Iridescence in soap bubbles

Iridescence (also known as goniochromism) is the phenomenon of certain surfaces that appear gradually to change colour as the angle of view or the angle of illumination changes. Iridescence is caused by wave interference of light in microstructures or thin films. Examples of iridescence include soap bubbles, feathers, butterfly wings and seashell nacre, and minerals such as opal. Pearlescence is a related effect where some or most of the reflected light is white. The term pearlescent is used to describe certain paint finishes, usually in the automotive industry, which actually produce iridescent effects.


The word iridescence is derived in part from the Greek word ἶρις îris (gen. ἴριδος íridos), meaning rainbow, and is combined with the Latin suffix -escent, meaning "having a tendency toward".[1] Iris in turn derives from the goddess Iris of Greek mythology, who is the personification of the rainbow and acted as a messenger of the gods. Goniochromism is derived from the Greek words gonia, meaning "angle", and chroma, meaning "colour".


Fuel on top of water creates a thin film, which interferes with the light, producing different colours. The different bands represent different thicknesses in the film. This phenomenon is known as thin-film interference.

Further information: Structural coloration, thin-film interference, and diffraction

Iridescence is an optical phenomenon of surfaces in which hue changes with the angle of observation and the angle of illumination.[2][3] It is often caused by multiple reflections from two or more semi-transparent surfaces in which phase shift and interference of the reflections modulates the incidental light, by amplifying or attenuating some frequencies more than others.[2][4] The thickness of the layers of the material determines the interference pattern. Iridescence can for example be due to thin-film interference, the functional analogue of selective wavelength attenuation as seen with the Fabry–Pérot interferometer, and can be seen in oil films on water and soap bubbles. Iridescence is also found in plants, animals and many other items. The range of colours of natural iridescent objects can be narrow, for example shifting between two or three colours as the viewing angle changes,[5][6]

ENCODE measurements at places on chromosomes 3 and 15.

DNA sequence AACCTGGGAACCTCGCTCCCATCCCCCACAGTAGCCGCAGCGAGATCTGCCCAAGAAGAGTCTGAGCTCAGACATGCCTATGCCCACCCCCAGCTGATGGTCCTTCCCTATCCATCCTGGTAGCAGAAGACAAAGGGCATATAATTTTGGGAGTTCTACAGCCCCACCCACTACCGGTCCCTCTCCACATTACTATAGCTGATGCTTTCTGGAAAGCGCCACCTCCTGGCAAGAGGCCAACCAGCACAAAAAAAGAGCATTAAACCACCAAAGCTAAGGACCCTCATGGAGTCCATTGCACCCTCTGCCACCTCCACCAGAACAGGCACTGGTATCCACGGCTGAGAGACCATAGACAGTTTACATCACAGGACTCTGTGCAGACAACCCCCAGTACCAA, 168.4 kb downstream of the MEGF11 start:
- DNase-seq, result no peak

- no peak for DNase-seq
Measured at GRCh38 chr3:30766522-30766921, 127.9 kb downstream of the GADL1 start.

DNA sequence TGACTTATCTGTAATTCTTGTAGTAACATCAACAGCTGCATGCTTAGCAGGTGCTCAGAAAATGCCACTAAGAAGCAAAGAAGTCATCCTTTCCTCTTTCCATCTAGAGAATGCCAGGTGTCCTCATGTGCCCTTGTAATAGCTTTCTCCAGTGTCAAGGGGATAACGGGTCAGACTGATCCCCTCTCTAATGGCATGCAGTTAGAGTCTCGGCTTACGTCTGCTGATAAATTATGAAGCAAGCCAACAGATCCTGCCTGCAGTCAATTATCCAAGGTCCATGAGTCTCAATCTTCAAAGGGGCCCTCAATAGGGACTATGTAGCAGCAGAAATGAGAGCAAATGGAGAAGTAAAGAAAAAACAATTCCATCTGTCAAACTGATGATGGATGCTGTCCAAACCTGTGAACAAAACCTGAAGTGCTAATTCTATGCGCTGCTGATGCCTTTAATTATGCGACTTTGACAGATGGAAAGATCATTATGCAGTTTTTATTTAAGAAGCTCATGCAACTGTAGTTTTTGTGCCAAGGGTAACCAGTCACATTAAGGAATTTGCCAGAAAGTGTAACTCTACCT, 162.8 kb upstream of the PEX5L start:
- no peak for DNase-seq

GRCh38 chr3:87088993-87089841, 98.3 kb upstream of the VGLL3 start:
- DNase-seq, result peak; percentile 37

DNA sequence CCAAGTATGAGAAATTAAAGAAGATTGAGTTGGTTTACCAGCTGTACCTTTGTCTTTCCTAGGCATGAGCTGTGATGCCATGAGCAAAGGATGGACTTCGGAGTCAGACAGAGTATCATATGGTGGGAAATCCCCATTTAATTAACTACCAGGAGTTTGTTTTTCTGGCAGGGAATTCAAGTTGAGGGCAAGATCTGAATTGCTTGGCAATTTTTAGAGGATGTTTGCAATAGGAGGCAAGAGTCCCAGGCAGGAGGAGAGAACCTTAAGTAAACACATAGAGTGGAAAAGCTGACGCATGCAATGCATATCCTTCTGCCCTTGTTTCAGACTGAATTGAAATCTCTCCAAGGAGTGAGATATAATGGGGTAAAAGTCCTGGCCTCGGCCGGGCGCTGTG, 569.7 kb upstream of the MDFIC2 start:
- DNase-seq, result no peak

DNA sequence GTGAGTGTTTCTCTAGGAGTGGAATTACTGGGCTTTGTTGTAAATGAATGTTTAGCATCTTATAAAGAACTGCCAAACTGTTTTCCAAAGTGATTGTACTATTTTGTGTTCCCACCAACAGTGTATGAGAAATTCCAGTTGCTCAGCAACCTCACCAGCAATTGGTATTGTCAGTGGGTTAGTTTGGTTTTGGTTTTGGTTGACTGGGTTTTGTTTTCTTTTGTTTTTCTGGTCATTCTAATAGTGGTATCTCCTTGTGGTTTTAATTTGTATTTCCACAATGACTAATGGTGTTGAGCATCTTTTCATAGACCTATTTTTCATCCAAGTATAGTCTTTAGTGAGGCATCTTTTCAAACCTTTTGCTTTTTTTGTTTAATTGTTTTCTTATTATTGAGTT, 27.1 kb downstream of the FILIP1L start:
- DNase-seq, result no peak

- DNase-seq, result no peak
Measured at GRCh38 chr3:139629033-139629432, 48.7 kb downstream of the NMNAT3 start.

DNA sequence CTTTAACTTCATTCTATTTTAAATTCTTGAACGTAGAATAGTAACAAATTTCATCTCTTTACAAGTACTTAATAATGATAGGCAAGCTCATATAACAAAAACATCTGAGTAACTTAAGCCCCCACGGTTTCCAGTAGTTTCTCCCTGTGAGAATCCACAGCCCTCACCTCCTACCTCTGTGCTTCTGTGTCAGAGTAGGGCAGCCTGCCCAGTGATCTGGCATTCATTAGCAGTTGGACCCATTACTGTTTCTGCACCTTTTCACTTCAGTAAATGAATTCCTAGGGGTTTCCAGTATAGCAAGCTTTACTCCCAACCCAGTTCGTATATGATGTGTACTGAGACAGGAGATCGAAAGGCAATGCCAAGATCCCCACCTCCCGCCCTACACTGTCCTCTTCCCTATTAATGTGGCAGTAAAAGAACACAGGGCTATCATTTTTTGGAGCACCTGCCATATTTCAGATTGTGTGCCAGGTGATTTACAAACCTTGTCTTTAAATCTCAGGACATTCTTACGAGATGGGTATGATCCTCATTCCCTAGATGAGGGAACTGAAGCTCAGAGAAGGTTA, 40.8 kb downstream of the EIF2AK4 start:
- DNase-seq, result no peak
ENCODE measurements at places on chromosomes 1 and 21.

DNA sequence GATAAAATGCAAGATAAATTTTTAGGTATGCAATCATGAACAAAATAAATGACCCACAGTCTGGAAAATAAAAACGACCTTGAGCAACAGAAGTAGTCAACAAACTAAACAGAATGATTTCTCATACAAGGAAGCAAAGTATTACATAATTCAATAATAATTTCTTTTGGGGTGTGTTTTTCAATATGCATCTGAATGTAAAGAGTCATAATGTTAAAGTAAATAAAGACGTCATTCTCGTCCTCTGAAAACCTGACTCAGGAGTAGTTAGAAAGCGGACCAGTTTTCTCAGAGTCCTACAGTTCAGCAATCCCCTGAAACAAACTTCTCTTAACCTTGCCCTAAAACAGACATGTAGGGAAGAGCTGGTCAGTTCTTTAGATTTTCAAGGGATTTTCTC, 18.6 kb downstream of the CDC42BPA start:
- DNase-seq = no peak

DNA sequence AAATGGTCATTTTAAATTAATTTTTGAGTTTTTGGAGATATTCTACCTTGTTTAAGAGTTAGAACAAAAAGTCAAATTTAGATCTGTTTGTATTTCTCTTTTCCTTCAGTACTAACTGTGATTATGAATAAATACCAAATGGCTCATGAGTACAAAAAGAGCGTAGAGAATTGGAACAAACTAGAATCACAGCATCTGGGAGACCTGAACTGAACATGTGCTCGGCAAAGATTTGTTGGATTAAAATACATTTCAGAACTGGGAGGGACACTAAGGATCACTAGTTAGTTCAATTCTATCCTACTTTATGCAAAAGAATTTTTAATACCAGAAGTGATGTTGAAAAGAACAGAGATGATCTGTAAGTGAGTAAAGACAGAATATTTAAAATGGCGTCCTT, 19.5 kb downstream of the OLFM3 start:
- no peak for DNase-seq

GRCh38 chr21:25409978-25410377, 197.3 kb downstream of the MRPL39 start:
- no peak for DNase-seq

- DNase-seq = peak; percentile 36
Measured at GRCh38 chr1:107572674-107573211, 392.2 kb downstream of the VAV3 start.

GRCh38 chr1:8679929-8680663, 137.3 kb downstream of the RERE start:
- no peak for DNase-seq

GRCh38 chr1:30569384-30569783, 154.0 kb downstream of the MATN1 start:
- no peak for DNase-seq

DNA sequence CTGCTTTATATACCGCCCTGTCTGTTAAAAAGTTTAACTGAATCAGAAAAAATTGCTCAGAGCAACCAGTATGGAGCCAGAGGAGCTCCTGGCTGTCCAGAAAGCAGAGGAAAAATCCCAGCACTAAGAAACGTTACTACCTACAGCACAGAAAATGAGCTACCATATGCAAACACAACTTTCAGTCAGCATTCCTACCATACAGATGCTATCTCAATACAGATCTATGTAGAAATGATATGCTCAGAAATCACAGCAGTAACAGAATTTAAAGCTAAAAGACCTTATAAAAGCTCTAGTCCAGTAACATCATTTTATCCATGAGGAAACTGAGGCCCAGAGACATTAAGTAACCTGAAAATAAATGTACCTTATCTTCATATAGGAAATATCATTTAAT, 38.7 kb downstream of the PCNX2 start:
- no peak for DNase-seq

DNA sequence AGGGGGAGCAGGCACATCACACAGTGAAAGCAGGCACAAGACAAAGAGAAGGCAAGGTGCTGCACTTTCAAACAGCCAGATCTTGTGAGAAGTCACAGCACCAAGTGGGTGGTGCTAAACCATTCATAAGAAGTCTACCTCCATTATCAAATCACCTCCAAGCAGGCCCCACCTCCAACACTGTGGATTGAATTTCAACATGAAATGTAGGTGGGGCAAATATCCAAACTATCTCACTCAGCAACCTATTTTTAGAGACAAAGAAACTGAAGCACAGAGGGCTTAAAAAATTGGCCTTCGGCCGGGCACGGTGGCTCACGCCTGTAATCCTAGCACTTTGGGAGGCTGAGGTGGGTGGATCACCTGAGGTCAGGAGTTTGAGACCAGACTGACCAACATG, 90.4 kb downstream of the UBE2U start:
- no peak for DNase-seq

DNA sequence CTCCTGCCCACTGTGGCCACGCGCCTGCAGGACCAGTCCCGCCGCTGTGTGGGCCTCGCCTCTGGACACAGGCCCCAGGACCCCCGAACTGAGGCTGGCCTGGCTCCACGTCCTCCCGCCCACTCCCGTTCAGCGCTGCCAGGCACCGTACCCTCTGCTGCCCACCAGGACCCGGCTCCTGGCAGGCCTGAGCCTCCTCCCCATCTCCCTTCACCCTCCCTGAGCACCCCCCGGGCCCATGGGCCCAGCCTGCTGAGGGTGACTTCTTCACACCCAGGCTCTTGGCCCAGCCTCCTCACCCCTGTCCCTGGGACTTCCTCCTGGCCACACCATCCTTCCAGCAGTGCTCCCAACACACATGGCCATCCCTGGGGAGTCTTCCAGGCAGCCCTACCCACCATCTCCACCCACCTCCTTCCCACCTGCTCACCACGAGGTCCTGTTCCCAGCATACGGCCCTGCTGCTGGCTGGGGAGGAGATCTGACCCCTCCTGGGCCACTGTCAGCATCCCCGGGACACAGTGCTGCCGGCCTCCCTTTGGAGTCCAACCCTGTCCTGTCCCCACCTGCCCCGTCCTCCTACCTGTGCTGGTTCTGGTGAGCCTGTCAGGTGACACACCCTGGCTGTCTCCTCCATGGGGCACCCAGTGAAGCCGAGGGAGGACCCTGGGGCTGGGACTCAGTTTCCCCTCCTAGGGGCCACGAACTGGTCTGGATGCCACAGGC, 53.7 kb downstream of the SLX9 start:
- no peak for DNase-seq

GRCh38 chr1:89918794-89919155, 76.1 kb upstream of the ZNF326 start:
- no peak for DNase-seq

An iridescent biofilm on the surface of a fish tank diffracts the reflected light, displaying the entire spectrum of colours. Red is seen from longer angles of incidence than blue.

Iridescence can also be created by diffraction. This is found in items like CDs, DVDs, some types of prisms, or cloud iridescence.[7] In the case of diffraction, the entire rainbow of colours will typically be observed as the viewing angle changes. In biology, this type of iridescence results from the formation of diffraction gratings on the surface, such as the long rows of cells in striated muscle, or the specialized abdominal scales of peacock spider Maratus robinsoni and M. chrysomelas.[8] Some types of flower petals can also generate a diffraction grating, but the iridescence is not visible to humans and flower-visiting insects as the diffraction signal is masked by the colouration due to plant pigments.[9][10][11]

In biological (and biomimetic) uses, colours produced other than with pigments or dyes are called structural colouration. Microstructures, often multi-layered, are used to produce bright but sometimes non-iridescent colours: quite elaborate arrangements are needed to avoid reflecting different colours in different directions.[12] Structural colouration has been understood in general terms since Robert Hooke's 1665 book Micrographia, where Hooke correctly noted that since the iridescence of a peacock's feather was lost when it was plunged into water, but reappeared when it was returned to the air, pigments could not be responsible.[13][14] It was later found that iridescence in the peacock is due to a complex photonic crystal.[15]


The pearlescent shell of a black-lip pearl oyster

Pearlescence is an effect related to iridescence and has a similar cause. Structures within a surface cause light to be reflected back, but in the case of pearlescence some or most of the light is white, giving the object a pearl-like luster.[16] Artificial pigments and paints showing an iridescent effect are often described as pearlescent, for example when used for car paints.[17]




Eledone moschata has a bluish iridescence running along its body and tentacles.[18]


The feathers of birds such as kingfishers,[19] birds-of-paradise,[20] hummingbirds, parrots, starlings,[21] grackles, ducks, and peacocks[15] are iridescent. The lateral line on the neon tetra is also iridescent.[5] A single iridescent species of gecko, Cnemaspis kolhapurensis, was identified in India in 2009.[22] The tapetum lucidum, present in the eyes of many vertebrates, is also iridescent.[23] Iridescence is known to be present among prehistoric non-avian and avian dinosaurs such as dromaeosaurids, enantiornithes, and lithornithids.[24]


Many groups of plants have developed iridescence as an adaptation to use more light in dark environments such as the lower levels of tropical forests. The leaves of Southeast Asia's Begonia pavonina, or peacock begonia, appear iridescent azure to human observers due to each leaf's thinly layered photosynthetic structures called iridoplasts that absorb and bend light much like a film of oil over water. Iridescences based on multiple layers of cells are also found in the lycophyte Selaginella and several species of ferns.[25][26]





Nanocellulose is sometimes iridescent,[27] as are thin films of petrol and some other hydrocarbons and alcohols when floating on water.[28]

See also


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